The flapping of a single butterfly’s wing today produces a tiny change in the state of the atmosphere. Over a period of time, what the atmosphere actually does diverges from what it would have done. So, in a month’s time, a tornado that would have devastated the Indonesian coast doesn’t happen. Or maybe one that wasn’t going to happen, does. (Ian Stewart, Does God Play Dice? The Mathematics of Chaos, pg. 141)
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In the interest of being fair and balanced, I give you some recently published data suggesting that women who eat red meat run a higher risk of having a cardiovascular event. This data was acquired from the Nurses Health study which looked at over 84,000 women (the previous Harvard study finding no adverse effect to eating daily red meat looked at over 1.2 million people). The study used “a model controlling statistically for energy intake” in arriving at their conclusions.
So what, ergo, are we to conclude from this constant barrage of contradictory information? Of the eat this today you shouldn’t eat that tomorrow schizophrenic ramblings? I conclude that trying to isolate single variables of causality in such a complex system as what we eat and who we are and who gets (or doesn’t get) what disease is an exercise in Chaos Theory. It allows us to predict only when some of the variables are extreme in nature, and by being so extreme in value dominate the equation.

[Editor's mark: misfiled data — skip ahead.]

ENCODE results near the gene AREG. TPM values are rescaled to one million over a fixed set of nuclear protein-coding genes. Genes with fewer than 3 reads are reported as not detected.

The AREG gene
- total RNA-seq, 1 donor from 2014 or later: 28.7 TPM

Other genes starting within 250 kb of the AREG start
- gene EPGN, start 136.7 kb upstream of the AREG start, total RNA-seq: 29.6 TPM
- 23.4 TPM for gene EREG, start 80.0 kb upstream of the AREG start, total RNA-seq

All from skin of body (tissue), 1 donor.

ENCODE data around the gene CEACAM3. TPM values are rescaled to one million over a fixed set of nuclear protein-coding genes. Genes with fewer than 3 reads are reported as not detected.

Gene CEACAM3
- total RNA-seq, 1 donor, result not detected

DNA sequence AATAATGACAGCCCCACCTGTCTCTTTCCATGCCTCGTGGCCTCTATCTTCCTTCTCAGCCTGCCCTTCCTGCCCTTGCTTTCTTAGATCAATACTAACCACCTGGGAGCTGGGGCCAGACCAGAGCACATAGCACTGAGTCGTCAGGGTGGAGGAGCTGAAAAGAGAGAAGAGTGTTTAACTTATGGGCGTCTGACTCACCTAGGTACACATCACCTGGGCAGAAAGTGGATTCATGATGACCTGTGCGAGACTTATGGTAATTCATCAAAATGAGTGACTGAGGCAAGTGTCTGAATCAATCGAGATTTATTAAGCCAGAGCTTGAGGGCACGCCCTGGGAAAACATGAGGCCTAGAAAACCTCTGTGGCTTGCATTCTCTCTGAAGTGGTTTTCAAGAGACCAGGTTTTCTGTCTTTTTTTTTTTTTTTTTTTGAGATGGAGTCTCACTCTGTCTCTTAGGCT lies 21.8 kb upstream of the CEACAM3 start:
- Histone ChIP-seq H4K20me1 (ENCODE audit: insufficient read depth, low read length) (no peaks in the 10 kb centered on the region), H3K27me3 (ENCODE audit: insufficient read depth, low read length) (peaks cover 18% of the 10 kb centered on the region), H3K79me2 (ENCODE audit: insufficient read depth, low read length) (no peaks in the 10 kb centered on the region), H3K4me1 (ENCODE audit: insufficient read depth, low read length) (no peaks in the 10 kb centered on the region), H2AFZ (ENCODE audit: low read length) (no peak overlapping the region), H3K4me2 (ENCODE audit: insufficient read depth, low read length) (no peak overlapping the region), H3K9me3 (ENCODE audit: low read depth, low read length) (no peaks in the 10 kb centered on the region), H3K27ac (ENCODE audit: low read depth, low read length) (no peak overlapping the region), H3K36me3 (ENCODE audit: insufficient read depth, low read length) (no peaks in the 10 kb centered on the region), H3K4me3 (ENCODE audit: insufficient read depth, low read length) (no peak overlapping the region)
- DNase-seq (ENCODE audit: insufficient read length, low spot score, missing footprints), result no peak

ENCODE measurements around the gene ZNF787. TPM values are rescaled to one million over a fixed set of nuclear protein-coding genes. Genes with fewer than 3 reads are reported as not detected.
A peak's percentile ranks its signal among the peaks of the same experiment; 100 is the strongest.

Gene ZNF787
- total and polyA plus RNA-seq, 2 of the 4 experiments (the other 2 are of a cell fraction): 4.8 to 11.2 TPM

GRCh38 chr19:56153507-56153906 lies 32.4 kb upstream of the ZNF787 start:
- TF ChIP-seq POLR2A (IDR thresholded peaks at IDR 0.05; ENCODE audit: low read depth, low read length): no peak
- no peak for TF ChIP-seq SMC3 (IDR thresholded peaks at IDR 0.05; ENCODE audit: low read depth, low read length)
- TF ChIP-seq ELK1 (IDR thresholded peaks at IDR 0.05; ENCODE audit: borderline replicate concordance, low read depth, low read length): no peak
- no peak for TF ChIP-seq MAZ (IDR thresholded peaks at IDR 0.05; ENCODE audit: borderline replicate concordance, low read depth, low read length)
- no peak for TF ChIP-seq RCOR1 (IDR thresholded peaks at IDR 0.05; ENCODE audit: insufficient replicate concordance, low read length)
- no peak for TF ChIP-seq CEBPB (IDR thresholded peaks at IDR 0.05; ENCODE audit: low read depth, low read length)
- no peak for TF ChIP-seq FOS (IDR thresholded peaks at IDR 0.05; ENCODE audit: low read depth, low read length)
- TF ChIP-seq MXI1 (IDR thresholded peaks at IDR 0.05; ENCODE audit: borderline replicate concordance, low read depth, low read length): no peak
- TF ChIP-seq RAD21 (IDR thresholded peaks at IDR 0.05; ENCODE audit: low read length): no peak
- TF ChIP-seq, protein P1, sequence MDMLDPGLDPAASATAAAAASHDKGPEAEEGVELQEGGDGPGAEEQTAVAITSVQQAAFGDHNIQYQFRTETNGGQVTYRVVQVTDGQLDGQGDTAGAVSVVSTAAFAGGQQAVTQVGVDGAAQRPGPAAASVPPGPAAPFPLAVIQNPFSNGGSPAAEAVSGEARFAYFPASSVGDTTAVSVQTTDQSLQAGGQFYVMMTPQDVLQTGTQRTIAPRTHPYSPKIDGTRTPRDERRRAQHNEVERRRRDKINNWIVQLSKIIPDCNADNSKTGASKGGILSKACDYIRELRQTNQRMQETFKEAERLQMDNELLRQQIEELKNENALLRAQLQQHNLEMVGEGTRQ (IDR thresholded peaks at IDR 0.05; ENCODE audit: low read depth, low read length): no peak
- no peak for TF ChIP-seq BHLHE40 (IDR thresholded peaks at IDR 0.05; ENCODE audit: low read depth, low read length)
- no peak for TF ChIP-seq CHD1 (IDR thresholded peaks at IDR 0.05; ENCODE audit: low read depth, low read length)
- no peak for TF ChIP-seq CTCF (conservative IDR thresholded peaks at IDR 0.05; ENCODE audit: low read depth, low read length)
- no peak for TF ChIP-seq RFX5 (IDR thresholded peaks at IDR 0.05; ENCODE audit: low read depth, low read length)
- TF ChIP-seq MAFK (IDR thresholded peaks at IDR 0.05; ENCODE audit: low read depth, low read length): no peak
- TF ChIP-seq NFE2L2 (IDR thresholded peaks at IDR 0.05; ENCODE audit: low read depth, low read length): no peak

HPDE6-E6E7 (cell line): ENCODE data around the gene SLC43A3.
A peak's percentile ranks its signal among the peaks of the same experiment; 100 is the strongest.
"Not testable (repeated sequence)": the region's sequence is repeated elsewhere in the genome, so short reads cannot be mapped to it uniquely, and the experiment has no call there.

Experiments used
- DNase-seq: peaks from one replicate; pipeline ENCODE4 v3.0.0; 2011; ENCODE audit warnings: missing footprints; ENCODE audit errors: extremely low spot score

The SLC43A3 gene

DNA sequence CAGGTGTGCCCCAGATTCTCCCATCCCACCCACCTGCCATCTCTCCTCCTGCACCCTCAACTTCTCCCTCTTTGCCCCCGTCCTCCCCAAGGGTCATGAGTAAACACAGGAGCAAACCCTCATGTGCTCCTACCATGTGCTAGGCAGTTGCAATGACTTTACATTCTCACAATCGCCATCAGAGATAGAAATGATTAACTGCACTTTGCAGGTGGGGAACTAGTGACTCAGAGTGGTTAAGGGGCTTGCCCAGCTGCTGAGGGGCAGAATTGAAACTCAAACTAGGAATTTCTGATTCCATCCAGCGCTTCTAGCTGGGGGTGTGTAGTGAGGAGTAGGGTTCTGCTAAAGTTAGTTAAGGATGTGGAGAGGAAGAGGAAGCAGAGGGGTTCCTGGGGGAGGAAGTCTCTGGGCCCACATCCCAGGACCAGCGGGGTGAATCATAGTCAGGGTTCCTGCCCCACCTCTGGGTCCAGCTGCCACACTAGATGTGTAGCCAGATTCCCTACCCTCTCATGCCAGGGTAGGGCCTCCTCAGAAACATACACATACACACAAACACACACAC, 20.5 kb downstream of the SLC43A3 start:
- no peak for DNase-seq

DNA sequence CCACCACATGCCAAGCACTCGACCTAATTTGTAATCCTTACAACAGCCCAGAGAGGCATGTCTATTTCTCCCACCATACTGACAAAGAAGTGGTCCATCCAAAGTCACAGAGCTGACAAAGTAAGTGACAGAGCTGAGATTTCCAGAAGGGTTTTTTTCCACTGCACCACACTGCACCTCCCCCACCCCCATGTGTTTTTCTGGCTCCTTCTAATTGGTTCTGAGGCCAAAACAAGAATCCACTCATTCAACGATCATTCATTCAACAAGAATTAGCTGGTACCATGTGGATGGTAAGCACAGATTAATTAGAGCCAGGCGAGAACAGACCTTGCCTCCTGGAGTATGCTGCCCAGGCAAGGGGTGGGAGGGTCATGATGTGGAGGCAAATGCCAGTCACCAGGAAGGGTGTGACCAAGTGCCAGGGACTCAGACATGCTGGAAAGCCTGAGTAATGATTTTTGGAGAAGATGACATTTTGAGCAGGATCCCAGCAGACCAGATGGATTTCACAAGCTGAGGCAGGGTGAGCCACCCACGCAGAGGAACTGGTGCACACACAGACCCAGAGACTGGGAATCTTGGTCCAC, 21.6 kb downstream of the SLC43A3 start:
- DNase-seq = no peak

I think that in this setting the more applicable data is observational in nature. Cultures and populations who eat diets rich in seafood (excepting those who regularly frequent Long John Silver’s , etc.) don’t get heart disease-I don’t care how much cholesterol you find in a shrimp!
With that in mind I follow a simple dictum: Eat fresh, enjoy and avoid the excesses of sugar, salt and fat (doesn’t mean don’t have them).